Updated: Jul 31, 2019
On July 19, 2019, the WTB, IB, OET and OEA (the “Bureaus”) released a Public Notice seeking additional comment in the C-Band proceeding on new auction-based approaches and repurposing methodologies (GN Docket No. 18-122). Specifically, the Commission seeks additional focused comment on recent filings by: (1) ACA Connects – America’s Communications Association (ACA Connects), the Competitive Carriers Association (CCA), Charter Communications, Inc. (Charter) (collectively, ACA Connects Coalition); (2) AT&T; and (3) the Wireless Internet Providers Association (WISPA), Google, and Microsoft. Comments are due August 7, 2019, and reply comments are due August 14, 2019.
The ACA Connects Coalition proposal consists of three key elements that would make 370 megahertz of C-band spectrum available for flexible wireless use on a nationwide basis: (1) a Commission-driven auction that would award new terrestrial licenses and assign obligations for transition costs; (2) a plan to transition certain Fixed Satellite Service earth station operators to fiber; and (3) a plan for satellite operators to repack remaining earth station users to the upper portion of the band.
The AT&T proposal recommends dividing the 3.7-4.2 GHz band into three segments: (1) a largely unrestricted mobile terrestrial 5G segment in the bottom of the band (“Unrestricted Licenses”); (2) “Adjacent Licenses” in the middle of the band that would have to coordinate with or mitigate impact on Fixed Satellite Service; and (3) remaining Fixed Satellite Service spectrum in the top of the band.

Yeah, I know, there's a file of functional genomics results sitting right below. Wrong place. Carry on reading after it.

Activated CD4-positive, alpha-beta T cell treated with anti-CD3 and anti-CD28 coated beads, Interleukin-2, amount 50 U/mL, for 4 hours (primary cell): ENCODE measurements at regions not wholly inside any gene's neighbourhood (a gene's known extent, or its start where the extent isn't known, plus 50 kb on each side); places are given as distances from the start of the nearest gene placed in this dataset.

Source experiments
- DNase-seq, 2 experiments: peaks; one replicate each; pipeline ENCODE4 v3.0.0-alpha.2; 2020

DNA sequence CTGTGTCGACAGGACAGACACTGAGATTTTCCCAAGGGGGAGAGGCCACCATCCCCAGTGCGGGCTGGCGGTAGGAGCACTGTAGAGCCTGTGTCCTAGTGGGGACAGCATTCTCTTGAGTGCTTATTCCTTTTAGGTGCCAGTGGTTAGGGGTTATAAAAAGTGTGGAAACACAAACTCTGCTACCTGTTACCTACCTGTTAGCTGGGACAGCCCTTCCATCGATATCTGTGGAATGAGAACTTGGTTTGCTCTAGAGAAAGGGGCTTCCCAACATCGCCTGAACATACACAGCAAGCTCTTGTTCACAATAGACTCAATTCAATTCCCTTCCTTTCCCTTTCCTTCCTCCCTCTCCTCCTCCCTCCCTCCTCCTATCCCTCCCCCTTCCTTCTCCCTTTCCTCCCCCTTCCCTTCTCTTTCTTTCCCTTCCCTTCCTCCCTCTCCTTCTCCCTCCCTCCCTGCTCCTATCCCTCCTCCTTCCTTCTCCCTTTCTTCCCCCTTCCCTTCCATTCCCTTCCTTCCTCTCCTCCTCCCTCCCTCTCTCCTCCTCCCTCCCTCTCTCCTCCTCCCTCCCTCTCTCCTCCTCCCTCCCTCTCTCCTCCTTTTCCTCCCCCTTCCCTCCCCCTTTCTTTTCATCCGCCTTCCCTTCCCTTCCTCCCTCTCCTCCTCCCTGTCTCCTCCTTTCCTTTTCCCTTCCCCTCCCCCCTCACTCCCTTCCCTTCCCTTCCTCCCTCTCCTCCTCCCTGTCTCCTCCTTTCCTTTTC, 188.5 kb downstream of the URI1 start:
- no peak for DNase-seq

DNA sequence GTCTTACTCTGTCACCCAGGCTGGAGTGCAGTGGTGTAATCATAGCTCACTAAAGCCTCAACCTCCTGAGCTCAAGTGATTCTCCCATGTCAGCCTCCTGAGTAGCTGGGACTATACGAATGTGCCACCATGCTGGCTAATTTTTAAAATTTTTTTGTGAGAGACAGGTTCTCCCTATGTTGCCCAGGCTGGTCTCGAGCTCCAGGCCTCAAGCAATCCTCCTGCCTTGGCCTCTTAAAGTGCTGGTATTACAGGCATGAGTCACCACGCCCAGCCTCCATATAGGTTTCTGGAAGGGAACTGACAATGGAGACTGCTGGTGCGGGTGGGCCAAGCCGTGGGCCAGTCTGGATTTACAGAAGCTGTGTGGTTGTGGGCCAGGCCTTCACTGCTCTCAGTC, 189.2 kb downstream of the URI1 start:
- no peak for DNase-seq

WISPA, Google, and Microsoft filed a study conducted by Reed Engineering, which analyzed Fixed Satellite Service and fixed wireless point-to-multipoint co-channel coexistence in the 3.7-4.2 GHz band. Among other conclusions, the Reed Study suggests that exclusion zones of about 10 kilometers are sufficient to protect most Fixed Satellite Service earth stations from harmful interference caused by properly-engineered co-channel point-to-multipoint broadband systems. The propagation model used in the study relied on Fixed Satellite Service earth station characteristics that require them to point upwards towards the geostationary satellite arc. Thus, the earth stations are specifically designed to mitigate their response to signals arriving from the horizon, such as terrestrial point-to-multipoint links. Additionally, the study relied on the directional nature of fixed service antennas and clutter to assume reduced emissions at earth stations. The Bureaus seeks comment on the technical issues this study raised.
The Bureaus ask specific questions about each proposal or study, and seek general comment on next steps.
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